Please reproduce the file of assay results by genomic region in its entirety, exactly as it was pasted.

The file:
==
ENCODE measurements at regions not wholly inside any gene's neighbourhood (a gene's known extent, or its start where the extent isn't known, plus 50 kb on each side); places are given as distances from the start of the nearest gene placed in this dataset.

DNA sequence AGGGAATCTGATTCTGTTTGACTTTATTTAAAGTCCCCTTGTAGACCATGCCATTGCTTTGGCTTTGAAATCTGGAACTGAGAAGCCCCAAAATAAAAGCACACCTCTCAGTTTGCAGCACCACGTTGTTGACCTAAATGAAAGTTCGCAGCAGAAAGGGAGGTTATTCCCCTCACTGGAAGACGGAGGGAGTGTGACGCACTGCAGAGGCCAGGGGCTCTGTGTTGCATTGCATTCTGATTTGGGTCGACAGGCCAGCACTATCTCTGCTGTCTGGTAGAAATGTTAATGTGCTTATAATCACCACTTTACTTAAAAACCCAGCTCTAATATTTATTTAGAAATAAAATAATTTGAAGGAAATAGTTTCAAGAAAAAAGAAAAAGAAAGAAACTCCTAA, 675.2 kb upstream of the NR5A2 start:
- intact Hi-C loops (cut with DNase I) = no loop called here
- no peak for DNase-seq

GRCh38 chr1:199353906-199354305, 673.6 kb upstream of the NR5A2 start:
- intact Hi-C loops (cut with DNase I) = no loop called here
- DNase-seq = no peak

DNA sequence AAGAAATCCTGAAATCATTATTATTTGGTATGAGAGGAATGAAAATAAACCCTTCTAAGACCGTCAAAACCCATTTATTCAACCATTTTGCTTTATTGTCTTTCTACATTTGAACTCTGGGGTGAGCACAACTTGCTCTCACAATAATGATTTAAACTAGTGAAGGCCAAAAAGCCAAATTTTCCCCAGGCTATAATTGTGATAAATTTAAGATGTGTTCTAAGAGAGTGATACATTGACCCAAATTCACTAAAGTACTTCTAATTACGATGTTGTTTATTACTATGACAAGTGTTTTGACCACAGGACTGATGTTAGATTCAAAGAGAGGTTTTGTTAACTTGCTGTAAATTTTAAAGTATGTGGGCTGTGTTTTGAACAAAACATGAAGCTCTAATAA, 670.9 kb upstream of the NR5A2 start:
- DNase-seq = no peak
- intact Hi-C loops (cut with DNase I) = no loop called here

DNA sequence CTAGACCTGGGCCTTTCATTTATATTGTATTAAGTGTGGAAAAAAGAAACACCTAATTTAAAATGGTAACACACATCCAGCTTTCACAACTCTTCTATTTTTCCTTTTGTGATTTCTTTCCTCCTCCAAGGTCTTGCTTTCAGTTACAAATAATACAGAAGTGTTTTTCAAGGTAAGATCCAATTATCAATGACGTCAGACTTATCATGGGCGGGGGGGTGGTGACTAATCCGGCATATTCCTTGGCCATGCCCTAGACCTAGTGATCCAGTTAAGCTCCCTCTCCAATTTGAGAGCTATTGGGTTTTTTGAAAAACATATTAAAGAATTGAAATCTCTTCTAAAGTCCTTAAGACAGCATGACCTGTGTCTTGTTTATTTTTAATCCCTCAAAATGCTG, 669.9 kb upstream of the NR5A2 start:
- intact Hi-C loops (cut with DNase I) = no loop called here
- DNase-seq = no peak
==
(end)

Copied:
ENCODE measurements at regions not wholly inside any gene's neighbourhood (a gene's known extent, or its start where the extent isn't known, plus 50 kb on each side); places are given as distances from the start of the nearest gene placed in this dataset.

DNA sequence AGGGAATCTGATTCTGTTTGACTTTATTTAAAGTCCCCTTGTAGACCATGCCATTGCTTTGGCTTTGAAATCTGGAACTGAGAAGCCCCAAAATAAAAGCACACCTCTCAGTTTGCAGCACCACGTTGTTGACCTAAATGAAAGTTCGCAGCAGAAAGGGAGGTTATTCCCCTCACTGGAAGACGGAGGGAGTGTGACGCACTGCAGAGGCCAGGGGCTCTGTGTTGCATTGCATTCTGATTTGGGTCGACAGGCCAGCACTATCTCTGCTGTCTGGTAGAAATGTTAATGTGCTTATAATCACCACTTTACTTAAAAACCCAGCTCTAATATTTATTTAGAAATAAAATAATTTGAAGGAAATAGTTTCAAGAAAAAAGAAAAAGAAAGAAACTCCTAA, 675.2 kb upstream of the NR5A2 start:
- intact Hi-C loops (cut with DNase I) = no loop called here
- no peak for DNase-seq

GRCh38 chr1:199353906-199354305, 673.6 kb upstream of the NR5A2 start:
- intact Hi-C loops (cut with DNase I) = no loop called here
- DNase-seq = no peak

DNA sequence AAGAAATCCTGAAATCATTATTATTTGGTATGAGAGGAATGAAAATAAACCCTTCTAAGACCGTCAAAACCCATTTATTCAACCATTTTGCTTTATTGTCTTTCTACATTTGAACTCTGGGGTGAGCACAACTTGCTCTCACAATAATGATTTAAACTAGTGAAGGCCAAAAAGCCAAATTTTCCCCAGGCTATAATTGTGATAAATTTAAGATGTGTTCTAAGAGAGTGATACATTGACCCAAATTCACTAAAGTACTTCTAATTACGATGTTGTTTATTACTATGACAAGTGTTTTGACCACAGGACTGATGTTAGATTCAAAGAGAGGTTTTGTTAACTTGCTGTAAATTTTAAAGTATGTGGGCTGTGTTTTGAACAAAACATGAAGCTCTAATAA, 670.9 kb upstream of the NR5A2 start:
- DNase-seq = no peak
- intact Hi-C loops (cut with DNase I) = no loop called here

DNA sequence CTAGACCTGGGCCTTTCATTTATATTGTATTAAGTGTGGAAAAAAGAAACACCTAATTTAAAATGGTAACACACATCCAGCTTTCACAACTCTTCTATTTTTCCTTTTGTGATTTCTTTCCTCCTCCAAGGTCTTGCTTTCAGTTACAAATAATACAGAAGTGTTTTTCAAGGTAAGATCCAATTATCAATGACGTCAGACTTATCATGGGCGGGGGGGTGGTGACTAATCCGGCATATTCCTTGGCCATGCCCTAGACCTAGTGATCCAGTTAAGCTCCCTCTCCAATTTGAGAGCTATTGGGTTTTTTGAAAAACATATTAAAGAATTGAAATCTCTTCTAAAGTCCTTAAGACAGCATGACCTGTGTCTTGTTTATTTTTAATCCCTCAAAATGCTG, 669.9 kb upstream of the NR5A2 start:
- intact Hi-C loops (cut with DNase I) = no loop called here
- DNase-seq = no peak